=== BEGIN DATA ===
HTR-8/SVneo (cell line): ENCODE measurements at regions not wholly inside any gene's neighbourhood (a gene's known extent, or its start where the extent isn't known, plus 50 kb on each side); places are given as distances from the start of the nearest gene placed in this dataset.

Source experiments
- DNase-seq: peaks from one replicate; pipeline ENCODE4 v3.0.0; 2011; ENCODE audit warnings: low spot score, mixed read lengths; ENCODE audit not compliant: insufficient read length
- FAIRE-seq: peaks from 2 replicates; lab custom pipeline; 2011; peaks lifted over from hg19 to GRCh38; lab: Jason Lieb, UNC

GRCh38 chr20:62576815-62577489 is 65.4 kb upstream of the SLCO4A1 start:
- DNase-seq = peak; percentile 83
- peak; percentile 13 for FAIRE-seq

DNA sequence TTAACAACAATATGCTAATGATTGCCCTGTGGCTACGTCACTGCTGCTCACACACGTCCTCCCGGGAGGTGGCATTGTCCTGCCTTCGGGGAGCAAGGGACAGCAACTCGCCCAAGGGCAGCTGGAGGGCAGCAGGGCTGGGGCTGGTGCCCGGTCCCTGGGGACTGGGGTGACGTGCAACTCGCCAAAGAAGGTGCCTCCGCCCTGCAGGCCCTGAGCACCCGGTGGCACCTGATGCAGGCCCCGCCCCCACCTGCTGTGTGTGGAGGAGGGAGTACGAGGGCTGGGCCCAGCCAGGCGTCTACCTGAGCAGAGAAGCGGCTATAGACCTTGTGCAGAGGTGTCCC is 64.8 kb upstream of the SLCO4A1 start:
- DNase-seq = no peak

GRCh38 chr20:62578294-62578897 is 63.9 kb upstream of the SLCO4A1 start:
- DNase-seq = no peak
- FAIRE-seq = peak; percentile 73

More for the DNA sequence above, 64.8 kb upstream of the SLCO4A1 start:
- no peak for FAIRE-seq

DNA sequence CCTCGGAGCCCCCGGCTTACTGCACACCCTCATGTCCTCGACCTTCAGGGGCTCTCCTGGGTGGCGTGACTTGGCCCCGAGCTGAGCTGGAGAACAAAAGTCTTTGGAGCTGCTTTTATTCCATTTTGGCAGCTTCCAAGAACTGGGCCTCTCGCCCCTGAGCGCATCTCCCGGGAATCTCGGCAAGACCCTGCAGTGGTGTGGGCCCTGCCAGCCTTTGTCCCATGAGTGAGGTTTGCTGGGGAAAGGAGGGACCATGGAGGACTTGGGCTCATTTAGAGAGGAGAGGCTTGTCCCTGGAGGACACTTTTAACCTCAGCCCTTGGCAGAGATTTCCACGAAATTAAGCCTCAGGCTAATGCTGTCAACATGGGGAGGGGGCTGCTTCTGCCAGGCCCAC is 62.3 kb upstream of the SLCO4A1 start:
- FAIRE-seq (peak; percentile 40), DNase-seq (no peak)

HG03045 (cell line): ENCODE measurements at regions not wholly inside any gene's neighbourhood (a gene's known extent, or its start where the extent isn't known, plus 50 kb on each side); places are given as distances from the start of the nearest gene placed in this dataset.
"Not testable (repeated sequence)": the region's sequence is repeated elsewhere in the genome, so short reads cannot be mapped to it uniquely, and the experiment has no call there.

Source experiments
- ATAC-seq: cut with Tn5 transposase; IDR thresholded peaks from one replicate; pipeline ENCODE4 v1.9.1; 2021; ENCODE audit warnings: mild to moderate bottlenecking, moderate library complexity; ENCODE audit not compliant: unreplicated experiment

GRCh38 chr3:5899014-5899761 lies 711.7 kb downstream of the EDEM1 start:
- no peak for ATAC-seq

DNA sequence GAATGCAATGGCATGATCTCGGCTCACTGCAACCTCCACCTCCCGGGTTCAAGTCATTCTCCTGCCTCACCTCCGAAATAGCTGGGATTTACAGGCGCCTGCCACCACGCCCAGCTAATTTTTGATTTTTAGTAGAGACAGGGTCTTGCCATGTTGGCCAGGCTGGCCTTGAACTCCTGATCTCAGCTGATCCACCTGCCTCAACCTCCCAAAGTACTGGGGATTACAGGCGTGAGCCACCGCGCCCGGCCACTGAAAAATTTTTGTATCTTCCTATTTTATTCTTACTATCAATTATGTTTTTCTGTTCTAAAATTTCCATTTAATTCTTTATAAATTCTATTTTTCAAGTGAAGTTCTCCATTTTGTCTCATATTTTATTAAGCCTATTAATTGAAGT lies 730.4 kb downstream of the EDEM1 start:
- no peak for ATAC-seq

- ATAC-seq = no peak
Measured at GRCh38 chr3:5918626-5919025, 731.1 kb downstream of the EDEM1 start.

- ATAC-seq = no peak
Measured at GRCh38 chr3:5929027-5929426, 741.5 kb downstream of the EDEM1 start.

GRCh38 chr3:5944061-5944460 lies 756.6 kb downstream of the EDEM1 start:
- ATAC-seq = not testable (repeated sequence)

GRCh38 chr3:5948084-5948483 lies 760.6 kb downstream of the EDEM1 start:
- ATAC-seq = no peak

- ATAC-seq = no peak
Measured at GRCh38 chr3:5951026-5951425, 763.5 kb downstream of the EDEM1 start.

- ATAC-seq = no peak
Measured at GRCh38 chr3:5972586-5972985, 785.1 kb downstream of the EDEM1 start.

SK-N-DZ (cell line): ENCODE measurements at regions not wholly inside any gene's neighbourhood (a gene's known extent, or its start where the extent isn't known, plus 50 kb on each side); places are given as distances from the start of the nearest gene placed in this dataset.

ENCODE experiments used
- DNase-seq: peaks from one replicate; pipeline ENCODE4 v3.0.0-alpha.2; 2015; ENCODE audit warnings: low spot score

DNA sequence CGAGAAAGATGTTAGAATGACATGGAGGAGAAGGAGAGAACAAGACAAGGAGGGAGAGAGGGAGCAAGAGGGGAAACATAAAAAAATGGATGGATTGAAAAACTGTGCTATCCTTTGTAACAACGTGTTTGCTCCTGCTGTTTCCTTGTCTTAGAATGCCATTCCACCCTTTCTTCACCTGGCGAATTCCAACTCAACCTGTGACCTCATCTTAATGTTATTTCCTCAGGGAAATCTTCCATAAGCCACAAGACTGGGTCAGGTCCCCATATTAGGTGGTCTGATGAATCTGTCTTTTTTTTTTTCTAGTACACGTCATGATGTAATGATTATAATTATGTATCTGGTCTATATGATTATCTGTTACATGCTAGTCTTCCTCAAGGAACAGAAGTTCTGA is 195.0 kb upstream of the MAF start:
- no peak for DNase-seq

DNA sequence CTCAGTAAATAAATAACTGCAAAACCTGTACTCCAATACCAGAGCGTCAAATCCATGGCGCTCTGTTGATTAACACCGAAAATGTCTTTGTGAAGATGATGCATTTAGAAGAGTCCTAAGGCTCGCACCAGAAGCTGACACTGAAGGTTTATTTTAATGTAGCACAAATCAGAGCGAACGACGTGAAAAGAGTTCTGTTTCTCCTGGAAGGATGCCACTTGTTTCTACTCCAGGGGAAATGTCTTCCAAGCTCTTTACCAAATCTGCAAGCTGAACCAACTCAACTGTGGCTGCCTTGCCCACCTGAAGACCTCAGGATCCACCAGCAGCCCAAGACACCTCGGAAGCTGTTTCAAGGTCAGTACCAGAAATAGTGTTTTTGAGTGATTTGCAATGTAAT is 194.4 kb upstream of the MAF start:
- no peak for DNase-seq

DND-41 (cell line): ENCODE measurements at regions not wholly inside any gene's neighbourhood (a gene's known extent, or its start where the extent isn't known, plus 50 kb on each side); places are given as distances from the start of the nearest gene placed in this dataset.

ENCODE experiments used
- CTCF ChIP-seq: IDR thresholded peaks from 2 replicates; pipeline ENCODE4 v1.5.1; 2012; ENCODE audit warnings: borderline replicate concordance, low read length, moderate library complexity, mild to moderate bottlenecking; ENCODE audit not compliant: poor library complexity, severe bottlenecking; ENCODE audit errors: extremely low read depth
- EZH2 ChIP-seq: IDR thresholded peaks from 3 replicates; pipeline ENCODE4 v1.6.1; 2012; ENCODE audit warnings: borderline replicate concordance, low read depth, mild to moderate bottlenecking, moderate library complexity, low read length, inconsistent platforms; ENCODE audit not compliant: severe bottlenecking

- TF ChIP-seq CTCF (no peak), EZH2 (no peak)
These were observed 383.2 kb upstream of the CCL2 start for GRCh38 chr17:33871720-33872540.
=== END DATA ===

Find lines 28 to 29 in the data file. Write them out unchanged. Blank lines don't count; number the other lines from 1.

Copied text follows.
Measured at GRCh38 chr3:5929027-5929426, 741.5 kb downstream of the EDEM1 start.

GRCh38 chr3:5944061-5944460 lies 756.6 kb downstream of the EDEM1 start: